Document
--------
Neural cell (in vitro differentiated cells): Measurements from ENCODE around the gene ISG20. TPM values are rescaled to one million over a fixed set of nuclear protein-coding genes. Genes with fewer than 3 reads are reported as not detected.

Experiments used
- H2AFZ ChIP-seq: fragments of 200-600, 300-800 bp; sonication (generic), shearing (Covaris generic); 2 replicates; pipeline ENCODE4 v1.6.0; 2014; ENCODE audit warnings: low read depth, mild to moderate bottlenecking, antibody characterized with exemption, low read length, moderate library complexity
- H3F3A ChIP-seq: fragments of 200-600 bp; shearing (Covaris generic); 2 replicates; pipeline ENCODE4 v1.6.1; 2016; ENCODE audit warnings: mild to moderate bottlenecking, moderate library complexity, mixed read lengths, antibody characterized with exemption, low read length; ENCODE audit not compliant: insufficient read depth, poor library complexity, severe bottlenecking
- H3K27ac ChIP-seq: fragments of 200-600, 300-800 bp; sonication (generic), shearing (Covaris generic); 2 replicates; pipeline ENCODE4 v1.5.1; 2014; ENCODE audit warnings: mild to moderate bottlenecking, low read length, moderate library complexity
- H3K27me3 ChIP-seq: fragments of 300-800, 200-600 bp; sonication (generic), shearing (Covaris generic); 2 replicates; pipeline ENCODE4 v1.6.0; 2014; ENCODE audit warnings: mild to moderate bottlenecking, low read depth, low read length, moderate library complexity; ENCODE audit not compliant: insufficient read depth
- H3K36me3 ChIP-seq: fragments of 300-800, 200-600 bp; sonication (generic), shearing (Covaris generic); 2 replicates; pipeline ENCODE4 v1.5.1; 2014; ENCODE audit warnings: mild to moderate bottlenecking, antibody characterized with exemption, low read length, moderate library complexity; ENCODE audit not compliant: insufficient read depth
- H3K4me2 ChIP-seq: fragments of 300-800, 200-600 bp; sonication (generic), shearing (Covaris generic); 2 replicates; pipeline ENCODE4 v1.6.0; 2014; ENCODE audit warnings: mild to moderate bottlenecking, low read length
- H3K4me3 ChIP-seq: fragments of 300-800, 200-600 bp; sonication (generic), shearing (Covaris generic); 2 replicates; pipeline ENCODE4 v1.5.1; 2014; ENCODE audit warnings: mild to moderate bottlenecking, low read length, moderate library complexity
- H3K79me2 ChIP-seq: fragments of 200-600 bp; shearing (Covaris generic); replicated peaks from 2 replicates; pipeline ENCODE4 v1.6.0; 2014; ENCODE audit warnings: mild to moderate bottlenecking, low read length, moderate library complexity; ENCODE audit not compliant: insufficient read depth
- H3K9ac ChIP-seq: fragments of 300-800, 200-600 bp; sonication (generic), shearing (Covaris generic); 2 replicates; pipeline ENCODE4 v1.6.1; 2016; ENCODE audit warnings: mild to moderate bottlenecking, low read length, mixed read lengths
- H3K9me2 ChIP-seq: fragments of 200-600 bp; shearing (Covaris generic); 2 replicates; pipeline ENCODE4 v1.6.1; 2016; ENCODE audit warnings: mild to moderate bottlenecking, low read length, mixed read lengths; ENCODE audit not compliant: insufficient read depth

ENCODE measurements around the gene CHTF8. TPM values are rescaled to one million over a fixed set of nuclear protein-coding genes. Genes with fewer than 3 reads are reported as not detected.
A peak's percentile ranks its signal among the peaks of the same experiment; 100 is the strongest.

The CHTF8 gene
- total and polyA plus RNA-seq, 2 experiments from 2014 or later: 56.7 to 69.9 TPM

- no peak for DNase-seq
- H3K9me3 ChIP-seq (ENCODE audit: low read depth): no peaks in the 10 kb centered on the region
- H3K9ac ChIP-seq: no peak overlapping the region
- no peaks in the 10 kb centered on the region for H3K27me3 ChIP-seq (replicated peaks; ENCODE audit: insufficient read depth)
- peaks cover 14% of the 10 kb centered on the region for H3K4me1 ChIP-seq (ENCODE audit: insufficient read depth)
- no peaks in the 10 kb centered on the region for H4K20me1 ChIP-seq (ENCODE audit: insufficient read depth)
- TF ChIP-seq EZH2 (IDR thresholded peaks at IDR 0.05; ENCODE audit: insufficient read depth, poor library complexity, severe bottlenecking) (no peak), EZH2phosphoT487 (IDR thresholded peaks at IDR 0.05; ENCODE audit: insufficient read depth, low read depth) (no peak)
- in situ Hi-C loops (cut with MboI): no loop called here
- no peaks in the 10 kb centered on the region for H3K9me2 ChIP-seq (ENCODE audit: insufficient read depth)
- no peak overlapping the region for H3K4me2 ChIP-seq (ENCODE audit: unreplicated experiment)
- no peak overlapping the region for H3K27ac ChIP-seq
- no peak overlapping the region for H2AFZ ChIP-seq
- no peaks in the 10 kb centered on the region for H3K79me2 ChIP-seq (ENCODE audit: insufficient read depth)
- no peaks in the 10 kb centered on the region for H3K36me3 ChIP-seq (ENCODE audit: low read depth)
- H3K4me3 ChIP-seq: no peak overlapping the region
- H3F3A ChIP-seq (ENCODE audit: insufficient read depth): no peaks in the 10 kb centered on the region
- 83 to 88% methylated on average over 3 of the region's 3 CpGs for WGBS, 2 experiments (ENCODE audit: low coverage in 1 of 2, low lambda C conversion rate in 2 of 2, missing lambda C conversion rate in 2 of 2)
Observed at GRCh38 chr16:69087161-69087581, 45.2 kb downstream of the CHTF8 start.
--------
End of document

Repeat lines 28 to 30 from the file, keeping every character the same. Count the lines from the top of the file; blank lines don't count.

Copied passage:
- no peak overlapping the region for H2AFZ ChIP-seq
- no peaks in the 10 kb centered on the region for H3K79me2 ChIP-seq (ENCODE audit: insufficient read depth)
- no peaks in the 10 kb centered on the region for H3K36me3 ChIP-seq (ENCODE audit: low read depth)